Topic review (newest first)
- 2008-02-15 02:05:11
Yeah, but in first.cpp it declares 'external int' without the 'extern' keyword. But, because of its name, I pressume it also is external.
So does the 'extern int externalInt' declaration in second.ccp create a new variable or does it refer to the same thing as the external int in first.cpp?
- 2008-02-14 20:08:41
extern makes available the variable accross all cpp files.
although ive never seen it used in that sense, where its declared once in the primary file, and then declared external in another, it seems rather messy
- 2008-02-14 18:47:10
Todays subject: internal and external linkage!
I'm just reading about namespaces in my C++ book for the first time. It began by introducing the subject of linkage, but its description is rather unclear.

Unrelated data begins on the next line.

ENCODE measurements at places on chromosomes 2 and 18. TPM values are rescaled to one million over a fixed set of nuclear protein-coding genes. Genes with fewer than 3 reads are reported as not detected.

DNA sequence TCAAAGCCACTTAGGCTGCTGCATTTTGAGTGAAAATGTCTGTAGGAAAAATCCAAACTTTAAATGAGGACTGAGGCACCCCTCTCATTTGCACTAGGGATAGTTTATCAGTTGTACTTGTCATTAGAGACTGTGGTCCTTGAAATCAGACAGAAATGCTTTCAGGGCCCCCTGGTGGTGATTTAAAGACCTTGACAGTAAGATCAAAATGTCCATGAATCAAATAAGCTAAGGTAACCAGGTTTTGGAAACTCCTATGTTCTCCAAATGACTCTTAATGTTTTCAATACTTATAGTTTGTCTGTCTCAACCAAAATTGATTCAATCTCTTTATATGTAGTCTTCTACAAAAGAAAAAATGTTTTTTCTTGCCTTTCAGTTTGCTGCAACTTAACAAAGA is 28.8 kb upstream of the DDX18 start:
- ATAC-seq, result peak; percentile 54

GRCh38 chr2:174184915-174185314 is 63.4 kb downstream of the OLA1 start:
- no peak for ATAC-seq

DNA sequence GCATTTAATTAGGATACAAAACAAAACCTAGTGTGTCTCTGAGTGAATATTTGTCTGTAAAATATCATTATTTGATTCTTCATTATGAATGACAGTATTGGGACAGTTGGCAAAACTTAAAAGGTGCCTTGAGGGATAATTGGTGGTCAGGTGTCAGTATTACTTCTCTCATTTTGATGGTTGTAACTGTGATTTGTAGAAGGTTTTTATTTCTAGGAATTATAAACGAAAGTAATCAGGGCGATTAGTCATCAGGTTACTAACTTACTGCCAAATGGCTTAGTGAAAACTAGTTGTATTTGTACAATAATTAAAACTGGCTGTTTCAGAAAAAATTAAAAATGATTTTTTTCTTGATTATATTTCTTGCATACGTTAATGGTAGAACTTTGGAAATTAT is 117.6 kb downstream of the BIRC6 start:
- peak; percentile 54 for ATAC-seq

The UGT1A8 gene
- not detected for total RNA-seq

here's my books description:
Names can have internal and external linkage. These two terms refer to the use or availability of a name across multiple translation units or within a single translation unit. Any name having internal linkage can only be referred to within the translation unit in which it is defined. Names having external linkage are available to other translation units.
okay, but they don't explain what a 'translation unit' is. Immediatley after it uses the following listings to demonstrate internal and external linkage
after this it says the externalInt variable defined in line 1 of first.cpp has external linkage.